BEIJING (Reuters) - Chinese troops will travel to Russia to take part in joint military exercises led by the host and including India, Belarus, Mongolia, Tajikistan and other...

UK inflation to hit 15% in early 2023, Citi predicts
UK inflation to hit 15% in early 2023, Citi predicts By Reuters - Aug 17, 2022

LONDON (Reuters) - British consumer price inflation is likely to peak at an annual rate above 15% in the first three months of next year unless there are government measures to...

Add a Comment

Comment Guidelines

We encourage you to use comments to engage with other users, share your perspective and ask questions of authors and each other. However, in order to maintain the high level of discourse we’ve all come to value and expect, please keep the following criteria in mind:  

  •            Enrich the conversation, don’t trash it.

  •           Stay focused and on track. Only post material that’s relevant to the topic being discussed. 

  •           Be respectful. Even negative opinions can be framed positively and diplomatically. Avoid profanity, slander or personal attacks directed at an author or another user. Racism, sexism and other forms of discrimination will not be tolerated.

  • Use standard writing style. Include punctuation and upper and lower cases. Comments that are written in all caps and contain excessive use of symbols will be removed.
  • NOTE: Spam and/or promotional messages and comments containing links will be removed. Phone numbers, email addresses, links to personal or business websites, Skype/Telegram/WhatsApp etc. addresses (including links to groups) will also be removed; self-promotional material or business-related solicitations or PR (ie, contact me for signals/advice etc.), and/or any other comment that contains personal contact specifcs or advertising will be removed as well. In addition, any of the above-mentioned violations may result in suspension of your account.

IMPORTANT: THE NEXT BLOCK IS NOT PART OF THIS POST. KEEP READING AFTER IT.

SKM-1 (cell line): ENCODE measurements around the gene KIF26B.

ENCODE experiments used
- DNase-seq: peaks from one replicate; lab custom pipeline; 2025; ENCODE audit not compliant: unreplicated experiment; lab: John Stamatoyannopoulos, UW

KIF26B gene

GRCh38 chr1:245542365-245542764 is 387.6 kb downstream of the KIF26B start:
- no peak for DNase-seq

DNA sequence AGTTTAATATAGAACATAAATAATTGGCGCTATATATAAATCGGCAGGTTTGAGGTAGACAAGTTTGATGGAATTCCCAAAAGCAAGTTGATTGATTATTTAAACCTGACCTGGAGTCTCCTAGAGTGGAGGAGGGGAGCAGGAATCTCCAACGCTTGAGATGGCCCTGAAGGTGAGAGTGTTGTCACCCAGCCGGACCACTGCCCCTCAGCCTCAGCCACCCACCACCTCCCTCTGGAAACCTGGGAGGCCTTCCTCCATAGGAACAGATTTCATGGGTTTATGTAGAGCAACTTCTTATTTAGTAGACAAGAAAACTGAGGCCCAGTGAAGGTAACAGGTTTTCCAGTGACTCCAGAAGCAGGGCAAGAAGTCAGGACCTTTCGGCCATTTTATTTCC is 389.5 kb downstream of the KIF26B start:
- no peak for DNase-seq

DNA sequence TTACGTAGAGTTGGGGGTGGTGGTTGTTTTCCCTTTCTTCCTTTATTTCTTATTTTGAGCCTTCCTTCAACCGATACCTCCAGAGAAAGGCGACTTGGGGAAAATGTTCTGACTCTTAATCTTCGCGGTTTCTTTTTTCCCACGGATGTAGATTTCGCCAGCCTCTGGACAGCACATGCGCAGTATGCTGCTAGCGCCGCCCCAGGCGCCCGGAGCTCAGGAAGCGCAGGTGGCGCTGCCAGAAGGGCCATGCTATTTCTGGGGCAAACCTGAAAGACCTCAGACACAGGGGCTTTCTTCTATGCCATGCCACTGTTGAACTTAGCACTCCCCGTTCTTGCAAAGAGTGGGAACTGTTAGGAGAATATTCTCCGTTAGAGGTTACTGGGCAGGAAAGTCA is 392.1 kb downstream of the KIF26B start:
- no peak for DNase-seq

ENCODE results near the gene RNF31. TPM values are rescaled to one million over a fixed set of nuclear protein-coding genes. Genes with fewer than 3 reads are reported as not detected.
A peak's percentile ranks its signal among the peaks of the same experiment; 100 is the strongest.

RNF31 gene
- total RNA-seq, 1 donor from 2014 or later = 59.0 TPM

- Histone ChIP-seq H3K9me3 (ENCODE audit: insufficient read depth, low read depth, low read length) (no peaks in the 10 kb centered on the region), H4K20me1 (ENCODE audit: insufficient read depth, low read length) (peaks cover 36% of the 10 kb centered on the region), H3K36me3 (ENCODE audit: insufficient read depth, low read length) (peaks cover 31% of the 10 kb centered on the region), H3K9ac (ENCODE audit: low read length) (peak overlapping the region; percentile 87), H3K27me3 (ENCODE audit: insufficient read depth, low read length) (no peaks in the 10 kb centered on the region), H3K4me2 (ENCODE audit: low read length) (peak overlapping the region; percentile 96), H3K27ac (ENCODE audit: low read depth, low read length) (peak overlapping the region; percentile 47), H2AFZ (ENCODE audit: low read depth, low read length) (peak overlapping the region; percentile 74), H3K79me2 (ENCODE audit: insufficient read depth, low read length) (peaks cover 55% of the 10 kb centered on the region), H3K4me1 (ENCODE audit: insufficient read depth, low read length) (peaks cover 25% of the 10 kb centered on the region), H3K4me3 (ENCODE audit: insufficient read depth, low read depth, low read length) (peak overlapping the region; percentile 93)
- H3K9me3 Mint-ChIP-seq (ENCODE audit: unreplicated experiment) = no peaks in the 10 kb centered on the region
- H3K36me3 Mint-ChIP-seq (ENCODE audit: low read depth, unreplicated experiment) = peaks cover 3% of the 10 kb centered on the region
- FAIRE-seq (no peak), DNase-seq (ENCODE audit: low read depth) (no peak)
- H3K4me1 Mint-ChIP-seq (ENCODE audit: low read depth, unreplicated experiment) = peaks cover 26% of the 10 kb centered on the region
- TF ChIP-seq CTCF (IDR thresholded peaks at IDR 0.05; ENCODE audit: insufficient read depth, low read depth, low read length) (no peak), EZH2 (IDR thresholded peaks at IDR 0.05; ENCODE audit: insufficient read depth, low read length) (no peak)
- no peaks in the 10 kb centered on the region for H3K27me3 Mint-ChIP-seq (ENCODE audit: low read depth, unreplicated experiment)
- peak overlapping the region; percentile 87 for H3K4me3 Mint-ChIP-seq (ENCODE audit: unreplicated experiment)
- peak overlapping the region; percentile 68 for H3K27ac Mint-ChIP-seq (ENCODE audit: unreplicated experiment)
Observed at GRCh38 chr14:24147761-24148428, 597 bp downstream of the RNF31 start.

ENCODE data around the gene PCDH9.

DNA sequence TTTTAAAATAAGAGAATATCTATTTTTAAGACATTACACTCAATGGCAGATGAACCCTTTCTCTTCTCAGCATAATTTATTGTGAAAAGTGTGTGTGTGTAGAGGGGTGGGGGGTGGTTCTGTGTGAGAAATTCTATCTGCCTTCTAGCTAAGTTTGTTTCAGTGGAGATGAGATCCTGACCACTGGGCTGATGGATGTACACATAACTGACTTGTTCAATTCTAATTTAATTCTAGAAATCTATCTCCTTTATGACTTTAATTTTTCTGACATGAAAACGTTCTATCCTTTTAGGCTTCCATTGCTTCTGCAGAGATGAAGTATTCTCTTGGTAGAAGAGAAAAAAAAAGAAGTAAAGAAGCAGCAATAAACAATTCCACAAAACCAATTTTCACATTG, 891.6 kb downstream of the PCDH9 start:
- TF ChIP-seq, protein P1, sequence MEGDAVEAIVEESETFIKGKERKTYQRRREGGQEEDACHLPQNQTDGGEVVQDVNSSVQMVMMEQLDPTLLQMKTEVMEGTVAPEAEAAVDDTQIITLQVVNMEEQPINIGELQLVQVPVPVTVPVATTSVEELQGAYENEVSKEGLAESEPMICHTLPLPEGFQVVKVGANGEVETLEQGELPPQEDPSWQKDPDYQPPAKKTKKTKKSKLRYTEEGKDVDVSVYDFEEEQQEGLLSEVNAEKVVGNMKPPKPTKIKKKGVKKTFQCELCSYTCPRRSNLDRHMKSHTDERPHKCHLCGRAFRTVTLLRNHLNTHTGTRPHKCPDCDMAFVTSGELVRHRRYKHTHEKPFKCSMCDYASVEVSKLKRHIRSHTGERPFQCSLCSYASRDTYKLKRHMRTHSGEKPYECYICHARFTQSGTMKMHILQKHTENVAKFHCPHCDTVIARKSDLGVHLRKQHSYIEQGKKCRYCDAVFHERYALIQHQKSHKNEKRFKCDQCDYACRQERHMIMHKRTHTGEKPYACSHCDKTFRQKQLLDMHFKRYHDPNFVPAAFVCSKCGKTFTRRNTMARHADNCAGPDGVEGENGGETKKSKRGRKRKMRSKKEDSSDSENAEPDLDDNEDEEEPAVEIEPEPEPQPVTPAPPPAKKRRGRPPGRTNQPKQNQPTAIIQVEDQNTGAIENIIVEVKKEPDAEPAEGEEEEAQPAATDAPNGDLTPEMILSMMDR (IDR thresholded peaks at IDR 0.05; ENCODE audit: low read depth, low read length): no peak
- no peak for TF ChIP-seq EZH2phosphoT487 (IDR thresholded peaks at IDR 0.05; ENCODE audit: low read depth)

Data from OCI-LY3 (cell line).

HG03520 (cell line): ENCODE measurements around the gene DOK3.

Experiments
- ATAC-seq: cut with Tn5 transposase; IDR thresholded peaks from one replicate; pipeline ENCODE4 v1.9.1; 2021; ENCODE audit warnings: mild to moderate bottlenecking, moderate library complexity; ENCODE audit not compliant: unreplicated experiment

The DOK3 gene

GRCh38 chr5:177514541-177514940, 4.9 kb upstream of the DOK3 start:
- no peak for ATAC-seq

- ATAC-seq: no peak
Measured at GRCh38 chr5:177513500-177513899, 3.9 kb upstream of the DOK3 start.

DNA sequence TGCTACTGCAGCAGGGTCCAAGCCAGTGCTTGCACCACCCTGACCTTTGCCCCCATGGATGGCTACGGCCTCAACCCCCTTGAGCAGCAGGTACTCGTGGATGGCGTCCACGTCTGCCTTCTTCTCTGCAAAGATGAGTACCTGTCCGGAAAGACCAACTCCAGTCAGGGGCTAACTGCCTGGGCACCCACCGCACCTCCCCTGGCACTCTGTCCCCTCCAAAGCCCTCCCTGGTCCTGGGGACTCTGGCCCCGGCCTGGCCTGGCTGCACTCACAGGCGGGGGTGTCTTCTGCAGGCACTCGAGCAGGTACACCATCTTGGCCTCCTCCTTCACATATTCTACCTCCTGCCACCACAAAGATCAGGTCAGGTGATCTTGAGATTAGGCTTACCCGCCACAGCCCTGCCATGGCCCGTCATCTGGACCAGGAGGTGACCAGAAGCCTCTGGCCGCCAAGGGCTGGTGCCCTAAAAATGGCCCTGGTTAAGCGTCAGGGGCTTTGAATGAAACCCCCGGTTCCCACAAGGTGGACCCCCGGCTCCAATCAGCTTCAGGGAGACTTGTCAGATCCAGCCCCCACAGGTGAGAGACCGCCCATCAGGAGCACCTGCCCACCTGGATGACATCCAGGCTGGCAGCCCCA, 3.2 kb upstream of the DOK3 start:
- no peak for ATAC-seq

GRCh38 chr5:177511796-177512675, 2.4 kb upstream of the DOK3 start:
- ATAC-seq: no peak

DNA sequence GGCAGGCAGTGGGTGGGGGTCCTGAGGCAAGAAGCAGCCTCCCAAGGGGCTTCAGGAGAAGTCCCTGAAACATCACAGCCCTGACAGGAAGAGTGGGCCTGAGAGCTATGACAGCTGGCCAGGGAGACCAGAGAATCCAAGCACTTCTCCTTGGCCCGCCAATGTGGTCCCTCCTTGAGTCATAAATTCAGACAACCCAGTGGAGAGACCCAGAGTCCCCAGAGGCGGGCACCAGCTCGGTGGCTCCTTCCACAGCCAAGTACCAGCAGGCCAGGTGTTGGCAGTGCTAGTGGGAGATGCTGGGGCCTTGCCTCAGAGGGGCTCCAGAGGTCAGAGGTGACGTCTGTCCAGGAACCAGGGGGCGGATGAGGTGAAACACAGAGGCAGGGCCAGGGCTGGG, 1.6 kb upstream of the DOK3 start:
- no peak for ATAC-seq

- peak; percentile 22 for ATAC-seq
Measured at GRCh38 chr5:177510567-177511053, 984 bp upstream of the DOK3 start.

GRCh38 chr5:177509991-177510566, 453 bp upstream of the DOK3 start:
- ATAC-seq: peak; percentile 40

• Doxxing. We do not allow any sharing of private or personal contact or other information about any individual or organization. This will result in immediate suspension of the commentor and his or her account.
  • Don’t monopolize the conversation. We appreciate passion and conviction, but we also strongly believe in giving everyone a chance to air their point of view. Therefore, in addition to civil interaction, we expect commenters to offer their opinions succinctly and thoughtfully, but not so repeatedly that others are annoyed or offended. If we receive complaints about individuals who take over a thread or forum, we reserve the right to ban them from the site, without recourse.
  • Only English comments will be allowed.

Perpetrators of spam or abuse will be deleted from the site and prohibited from future registration at Investing.com’s discretion.

Write your thoughts here
 
Are you sure you want to delete this chart?
 
Post
Post also to:
 
Replace the attached chart with a new chart ?
1000
Your ability to comment is currently suspended due to negative user reports. Your status will be reviewed by our moderators.
Please wait a minute before you try to comment again.
Thanks for your comment. Please note that all comments are pending until approved by our moderators. It may therefore take some time before it appears on our website.
 
Are you sure you want to delete this chart?
 
Post
 
Replace the attached chart with a new chart ?
1000
Your ability to comment is currently suspended due to negative user reports. Your status will be reviewed by our moderators.
Please wait a minute before you try to comment again.
Add Chart to Comment
Confirm Block

Are you sure you want to block %USER_NAME%?

By doing so, you and %USER_NAME% will not be able to see any of each other's Investing.com's posts.

%USER_NAME% was successfully added to your Block List

Since you’ve just unblocked this person, you must wait 48 hours before renewing the block.

Report this comment

I feel that this comment is:

Comment flagged

Thank You!

Your report has been sent to our moderators for review
Continue with Google
or
Sign up with Email